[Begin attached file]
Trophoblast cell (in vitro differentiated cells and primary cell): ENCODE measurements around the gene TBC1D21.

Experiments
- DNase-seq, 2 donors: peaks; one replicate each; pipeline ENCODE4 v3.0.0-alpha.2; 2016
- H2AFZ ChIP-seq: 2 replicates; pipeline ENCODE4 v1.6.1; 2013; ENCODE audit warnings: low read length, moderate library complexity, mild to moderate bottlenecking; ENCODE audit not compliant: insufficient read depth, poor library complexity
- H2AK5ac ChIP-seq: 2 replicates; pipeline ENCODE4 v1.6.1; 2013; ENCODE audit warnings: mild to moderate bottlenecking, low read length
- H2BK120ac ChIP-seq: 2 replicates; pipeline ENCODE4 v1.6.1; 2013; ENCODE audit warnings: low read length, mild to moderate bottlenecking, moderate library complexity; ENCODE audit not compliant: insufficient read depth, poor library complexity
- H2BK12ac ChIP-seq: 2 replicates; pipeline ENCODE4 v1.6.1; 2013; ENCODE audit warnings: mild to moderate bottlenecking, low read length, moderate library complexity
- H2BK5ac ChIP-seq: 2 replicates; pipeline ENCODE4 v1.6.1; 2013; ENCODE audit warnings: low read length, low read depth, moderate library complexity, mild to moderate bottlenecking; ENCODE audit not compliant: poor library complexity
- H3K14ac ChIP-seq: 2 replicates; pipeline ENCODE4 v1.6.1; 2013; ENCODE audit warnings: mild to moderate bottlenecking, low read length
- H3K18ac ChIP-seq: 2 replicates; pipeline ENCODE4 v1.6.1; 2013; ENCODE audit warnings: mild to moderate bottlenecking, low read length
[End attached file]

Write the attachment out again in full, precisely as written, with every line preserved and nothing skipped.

Trophoblast cell (in vitro differentiated cells and primary cell): ENCODE measurements around the gene TBC1D21.

Experiments
- DNase-seq, 2 donors: peaks; one replicate each; pipeline ENCODE4 v3.0.0-alpha.2; 2016
- H2AFZ ChIP-seq: 2 replicates; pipeline ENCODE4 v1.6.1; 2013; ENCODE audit warnings: low read length, moderate library complexity, mild to moderate bottlenecking; ENCODE audit not compliant: insufficient read depth, poor library complexity
- H2AK5ac ChIP-seq: 2 replicates; pipeline ENCODE4 v1.6.1; 2013; ENCODE audit warnings: mild to moderate bottlenecking, low read length
- H2BK120ac ChIP-seq: 2 replicates; pipeline ENCODE4 v1.6.1; 2013; ENCODE audit warnings: low read length, mild to moderate bottlenecking, moderate library complexity; ENCODE audit not compliant: insufficient read depth, poor library complexity
- H2BK12ac ChIP-seq: 2 replicates; pipeline ENCODE4 v1.6.1; 2013; ENCODE audit warnings: mild to moderate bottlenecking, low read length, moderate library complexity
- H2BK5ac ChIP-seq: 2 replicates; pipeline ENCODE4 v1.6.1; 2013; ENCODE audit warnings: low read length, low read depth, moderate library complexity, mild to moderate bottlenecking; ENCODE audit not compliant: poor library complexity
- H3K14ac ChIP-seq: 2 replicates; pipeline ENCODE4 v1.6.1; 2013; ENCODE audit warnings: mild to moderate bottlenecking, low read length
- H3K18ac ChIP-seq: 2 replicates; pipeline ENCODE4 v1.6.1; 2013; ENCODE audit warnings: mild to moderate bottlenecking, low read length